Prometheus Bound by Aeschylus, translated by Thomas Medwin & Percy Bysshe Shelley + Prometheus Unbound by Percy Bysshe Shelley. Edited and with Foreword by John Lauritsen.
This book contains two major works. The first is the Aeschylus play, Prometheus Bound, masterfully translated by Percy Bysshe Shelley and his cousin, Thomas Medwin. The second is Shelley's own poem, Prometheus Unbound, which is considered his masterpiece. This book also includes an appreciation of Prometheus Unbound by John Addington Symonds and the poem Prometheus by Johann Wolfgang von Goethe, newly translated from the German.
Editor John Lauritsen demonstrates, through biographical and textual evidence, that Shelley was the chief author of the Prometheus translation, which is a masterpiece in its own right. Shelley worked on it for years, engrossed by the theme of rebellion against tyranny dominant in the Aeschylus play and the poems by Goethe and himself.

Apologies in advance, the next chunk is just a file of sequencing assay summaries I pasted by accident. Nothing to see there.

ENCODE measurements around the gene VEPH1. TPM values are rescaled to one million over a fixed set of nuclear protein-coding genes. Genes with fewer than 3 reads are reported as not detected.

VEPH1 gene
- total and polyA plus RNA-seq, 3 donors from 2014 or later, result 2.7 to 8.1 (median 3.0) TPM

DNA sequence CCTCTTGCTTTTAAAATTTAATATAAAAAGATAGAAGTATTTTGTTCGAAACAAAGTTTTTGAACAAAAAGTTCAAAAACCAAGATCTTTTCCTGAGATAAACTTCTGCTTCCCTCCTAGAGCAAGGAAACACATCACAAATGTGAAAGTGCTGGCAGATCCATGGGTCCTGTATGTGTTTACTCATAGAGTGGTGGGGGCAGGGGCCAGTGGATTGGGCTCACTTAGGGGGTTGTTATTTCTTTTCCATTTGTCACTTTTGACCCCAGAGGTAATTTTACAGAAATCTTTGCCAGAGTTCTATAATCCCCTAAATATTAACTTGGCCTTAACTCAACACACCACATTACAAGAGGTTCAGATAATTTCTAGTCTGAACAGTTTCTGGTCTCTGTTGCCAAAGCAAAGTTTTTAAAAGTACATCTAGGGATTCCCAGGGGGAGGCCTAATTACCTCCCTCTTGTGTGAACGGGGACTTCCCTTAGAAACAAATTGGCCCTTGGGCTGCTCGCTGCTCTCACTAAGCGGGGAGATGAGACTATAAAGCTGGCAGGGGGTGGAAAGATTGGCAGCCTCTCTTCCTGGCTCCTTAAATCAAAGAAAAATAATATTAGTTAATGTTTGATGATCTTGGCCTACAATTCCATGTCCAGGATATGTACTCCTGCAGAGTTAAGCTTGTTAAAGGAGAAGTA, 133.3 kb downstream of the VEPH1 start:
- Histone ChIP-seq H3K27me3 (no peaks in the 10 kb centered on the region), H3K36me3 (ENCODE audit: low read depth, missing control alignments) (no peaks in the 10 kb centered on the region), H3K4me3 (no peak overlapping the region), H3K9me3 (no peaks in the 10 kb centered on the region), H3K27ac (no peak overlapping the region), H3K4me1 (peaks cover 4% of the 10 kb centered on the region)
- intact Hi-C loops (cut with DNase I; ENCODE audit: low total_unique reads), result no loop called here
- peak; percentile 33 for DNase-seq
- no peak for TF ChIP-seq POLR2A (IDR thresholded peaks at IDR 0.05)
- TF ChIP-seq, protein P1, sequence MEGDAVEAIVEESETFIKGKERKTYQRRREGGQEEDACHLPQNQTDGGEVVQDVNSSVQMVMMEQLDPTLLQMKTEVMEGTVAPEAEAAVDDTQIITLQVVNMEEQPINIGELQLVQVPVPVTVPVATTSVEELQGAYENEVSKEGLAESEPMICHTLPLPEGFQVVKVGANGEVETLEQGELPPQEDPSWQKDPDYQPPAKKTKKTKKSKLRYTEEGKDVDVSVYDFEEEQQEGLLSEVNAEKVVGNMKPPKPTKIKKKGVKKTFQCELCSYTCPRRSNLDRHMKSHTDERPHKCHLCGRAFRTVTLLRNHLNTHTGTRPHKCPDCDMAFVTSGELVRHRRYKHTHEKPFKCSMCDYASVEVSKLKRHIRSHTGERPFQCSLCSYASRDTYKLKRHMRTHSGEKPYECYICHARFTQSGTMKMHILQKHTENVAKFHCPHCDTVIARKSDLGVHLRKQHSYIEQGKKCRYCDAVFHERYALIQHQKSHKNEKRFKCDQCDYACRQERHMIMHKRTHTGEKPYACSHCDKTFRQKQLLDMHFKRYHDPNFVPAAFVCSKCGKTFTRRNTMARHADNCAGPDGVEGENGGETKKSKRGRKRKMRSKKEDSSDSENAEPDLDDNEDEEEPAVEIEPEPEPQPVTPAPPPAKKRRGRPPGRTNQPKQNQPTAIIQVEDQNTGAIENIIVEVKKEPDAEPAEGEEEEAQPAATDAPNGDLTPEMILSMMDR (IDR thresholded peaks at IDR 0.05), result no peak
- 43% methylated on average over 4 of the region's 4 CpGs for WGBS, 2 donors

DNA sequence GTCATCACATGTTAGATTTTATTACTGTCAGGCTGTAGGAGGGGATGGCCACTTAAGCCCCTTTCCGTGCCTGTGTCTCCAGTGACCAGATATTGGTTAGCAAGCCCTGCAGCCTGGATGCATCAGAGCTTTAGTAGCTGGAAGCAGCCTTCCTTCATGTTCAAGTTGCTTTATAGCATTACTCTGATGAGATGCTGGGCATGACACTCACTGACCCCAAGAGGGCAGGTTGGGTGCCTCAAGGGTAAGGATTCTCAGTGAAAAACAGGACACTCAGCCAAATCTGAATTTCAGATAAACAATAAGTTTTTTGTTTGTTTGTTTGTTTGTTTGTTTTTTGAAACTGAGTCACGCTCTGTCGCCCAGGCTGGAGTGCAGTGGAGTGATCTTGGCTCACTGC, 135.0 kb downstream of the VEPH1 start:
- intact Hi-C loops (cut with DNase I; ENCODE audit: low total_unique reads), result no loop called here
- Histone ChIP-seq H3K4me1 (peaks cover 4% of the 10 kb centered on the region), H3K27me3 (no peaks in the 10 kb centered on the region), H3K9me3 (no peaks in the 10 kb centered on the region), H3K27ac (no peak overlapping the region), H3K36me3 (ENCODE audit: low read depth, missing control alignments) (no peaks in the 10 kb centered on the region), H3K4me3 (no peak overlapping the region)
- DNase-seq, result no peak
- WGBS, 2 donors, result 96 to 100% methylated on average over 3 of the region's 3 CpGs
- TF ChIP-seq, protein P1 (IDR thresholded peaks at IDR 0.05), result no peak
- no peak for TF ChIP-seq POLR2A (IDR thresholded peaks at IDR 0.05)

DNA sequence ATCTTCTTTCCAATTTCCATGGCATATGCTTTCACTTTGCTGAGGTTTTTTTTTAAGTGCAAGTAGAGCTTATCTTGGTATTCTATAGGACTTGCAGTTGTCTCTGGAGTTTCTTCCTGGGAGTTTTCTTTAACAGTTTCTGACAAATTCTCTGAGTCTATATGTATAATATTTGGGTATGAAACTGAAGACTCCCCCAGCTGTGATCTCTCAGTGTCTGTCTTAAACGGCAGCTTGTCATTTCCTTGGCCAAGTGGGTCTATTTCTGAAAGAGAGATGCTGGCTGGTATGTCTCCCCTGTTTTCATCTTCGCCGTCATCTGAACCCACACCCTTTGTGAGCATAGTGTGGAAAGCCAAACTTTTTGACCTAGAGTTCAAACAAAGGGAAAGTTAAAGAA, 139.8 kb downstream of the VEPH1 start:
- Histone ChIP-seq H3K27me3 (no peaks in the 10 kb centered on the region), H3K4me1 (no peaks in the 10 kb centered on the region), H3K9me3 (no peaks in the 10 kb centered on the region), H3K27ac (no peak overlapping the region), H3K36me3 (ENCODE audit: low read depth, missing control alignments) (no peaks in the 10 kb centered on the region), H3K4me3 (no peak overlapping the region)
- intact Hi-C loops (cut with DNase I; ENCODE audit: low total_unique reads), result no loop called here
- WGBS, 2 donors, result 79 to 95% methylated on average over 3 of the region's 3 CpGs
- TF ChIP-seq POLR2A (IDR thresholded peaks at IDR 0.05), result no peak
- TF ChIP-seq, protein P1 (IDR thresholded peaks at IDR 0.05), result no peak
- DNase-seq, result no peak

Comparisons between the Medwin-Shelley translation of Prometheus Bound and Shelley's own Prometheus Unbound show Shelley's amazing versatility at versification; he was the master of more verse forms than any other poet in English. Above all, they display Shelley's gift for dialogue, which he elsewhere demonstrated in his translations from Plato and Goethe; his play, The Cenci; and his novels.
The unjustly forgotten Medwin-Shelley translation is still unequaled for dramatic power and poetry. It is one of the few translations that could effectively be put on the stage.